Chapter X. The Physicians of Athens.

63. The Beginnings of Greek Medical Science. - As we move about the city we cannot but be impressed by the high average of fine physiques and handsome faces. Your typical Greek is fair in color and has very regular features. The youths do not mature rapidly, but thanks to the gymnasia and the regular lives, they develop not merely admirable, but healthy, bodies. The proportion of hale and hearty OLD men is great; and probably the number of invalids is considerably smaller than in later times and in more artificially reared communities.[*] Nevertheless, the Athenians are certainly mortal, and subject to bodily ills, and the physician is no unimportant member of society, although his exact status is much less clearly determined than it will be in subsequent ages.

[*]A slight but significant witness to the general healthiness of the Greeks is found in the very rare mention in their literature of such a common ill as TOOTHACHE.

Greek medicine and surgery, as it appears in Homer, is simply a certain amount of practical knowledge gained by rough experience, largely supplemented by primitive superstition. It was quite as important to know the proper prayers and charms wherewith to approach "Apollo the Healer," as to understand the kind of herb poultice which would keep wounds from festering. Homer speaks of Asclepius; however, in early days he was not a god, but simply a skilful leach. Then as we approach historic times the physician's art becomes more regular. Asclepius is elevated into a separate and important deity, although it is not till 420 B.C. that his worship is formally introduced into Athens. Long ere that time, however, medicine and surgery had won a real place among the practical sciences. The sick man stands at least a tolerable chance of rational treatment, and of not being murdered by wizards and fanatical exorcists.

64. Healing Shrines and their Methods. - There exist in Athens and in other Greek cities real sanataria[*]; these are temples devoted to the healing gods (usually Asclepius, but sometimes Apollo, Aphrodite, and Hera). Here the patient is expected to sleep over night in the temple, and the god visits him in a dream, and reveals a course of treatment which will lead to recovery. Probably there is a good deal of sham and imposture about the process. The canny priests know more than they care to tell about how the patient is worked into an excitable, imaginative state; and of the very human means employed to produce a satisfactory and informing dream.[+] Nevertheless it is a great deal to convince the patient that he is sure of recovery, and that nobody less than a god has dictated the remedies. The value of mental therapeutics is keenly appreciated. Attached to the temple are skilled physicians to "interpret" the dream, and opportunities for prolonged residence with treatment by baths, purgation, dieting, mineral waters, sea baths, all kinds of mild gymnastics, etc. Entering upon one of these temple treatments is, in short anything but surrendering oneself to unmitigated quackery. Probably a large proportion of the former patients have recovered; and they have testified their gratitude by hanging around the shrine little votive tablets,[$] usually pictures of the diseased parts now happily healed, or, for internal maladies, a written statement of the nature of the disease. This is naturally very encouraging to later patients: they gain confidence knowing that many cases similar to their own have been thus cured.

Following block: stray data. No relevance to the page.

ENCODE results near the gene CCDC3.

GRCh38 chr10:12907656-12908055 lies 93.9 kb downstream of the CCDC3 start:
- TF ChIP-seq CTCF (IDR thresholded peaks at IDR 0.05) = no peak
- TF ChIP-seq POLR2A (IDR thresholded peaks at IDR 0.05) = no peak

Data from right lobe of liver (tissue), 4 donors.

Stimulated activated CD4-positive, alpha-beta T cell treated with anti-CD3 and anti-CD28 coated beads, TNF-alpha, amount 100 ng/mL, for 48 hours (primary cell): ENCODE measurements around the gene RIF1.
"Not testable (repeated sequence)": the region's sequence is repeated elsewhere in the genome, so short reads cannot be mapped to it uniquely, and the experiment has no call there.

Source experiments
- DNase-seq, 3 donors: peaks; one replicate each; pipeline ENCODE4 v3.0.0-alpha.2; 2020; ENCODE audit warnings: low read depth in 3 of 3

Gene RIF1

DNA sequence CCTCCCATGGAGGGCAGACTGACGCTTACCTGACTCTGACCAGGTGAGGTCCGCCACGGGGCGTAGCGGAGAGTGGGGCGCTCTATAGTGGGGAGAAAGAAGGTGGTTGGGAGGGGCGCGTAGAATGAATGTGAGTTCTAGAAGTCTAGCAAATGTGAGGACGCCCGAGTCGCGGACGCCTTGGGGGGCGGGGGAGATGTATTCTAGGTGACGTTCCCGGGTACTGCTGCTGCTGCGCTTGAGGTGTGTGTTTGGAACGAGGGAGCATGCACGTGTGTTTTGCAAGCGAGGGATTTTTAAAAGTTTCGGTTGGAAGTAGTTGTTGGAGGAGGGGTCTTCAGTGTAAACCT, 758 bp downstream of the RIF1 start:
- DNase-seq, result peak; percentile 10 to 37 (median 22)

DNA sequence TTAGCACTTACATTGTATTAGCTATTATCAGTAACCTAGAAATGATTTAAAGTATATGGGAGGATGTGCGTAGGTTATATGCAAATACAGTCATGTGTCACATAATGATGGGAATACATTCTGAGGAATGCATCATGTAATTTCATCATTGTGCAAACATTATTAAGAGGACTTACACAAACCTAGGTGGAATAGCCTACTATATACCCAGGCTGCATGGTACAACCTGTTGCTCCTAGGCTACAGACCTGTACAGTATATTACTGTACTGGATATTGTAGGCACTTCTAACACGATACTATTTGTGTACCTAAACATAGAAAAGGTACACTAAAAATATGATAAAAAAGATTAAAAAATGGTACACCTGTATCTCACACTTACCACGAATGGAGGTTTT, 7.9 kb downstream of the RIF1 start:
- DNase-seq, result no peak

[*]The most famous was at Epidaurus, where the Asclepius cult seems to have been especially localized.

[+]The "healing sleep" employed at these temples is described, in a kind of blasphemous parody, in Aristophanes's "Plutus." (Significant passages are quoted in Davis's "Readings in Ancient History," vol. I, pp. 258-261.)

[$]Somewhat as in the various Catholic pilgrimage shrines (e.g. Lourdes) to-day.

These visits to the healing temples are, however, expensive: not everybody has entire faith in them; for many lesser ills also they are wholly unnecessary. Let us look, then, at the regular physicians.

65. An Athenian Physician's Office. - There are salaried public medical officers in Athens, and something like a public dispensary where free treatment is given citizens in simple cases; but the average man seems to prefer his own doctor.[*] We may enter the office of Menon, a "regular private practitioner," and look about us. The office itself is a mere open shop in the front of a house near the Agora; and, like a barber's shop is something of a general lounging place. In the rear one or two young disciples (doctors in embryo) and a couple of slaves are pounding up drugs in mortars. There are numbers of bags of dried herbs and little glass flasks hanging on the walls. Near the entrance is a statue of Asclepius the Healer, and also of the great human founder of the real medical science among the Greeks - Hippocrates.

[*]We know comparatively little of these public physicians; probably they were mainly concerned with the health of the army and naval force, the prevention of epidemics, etc.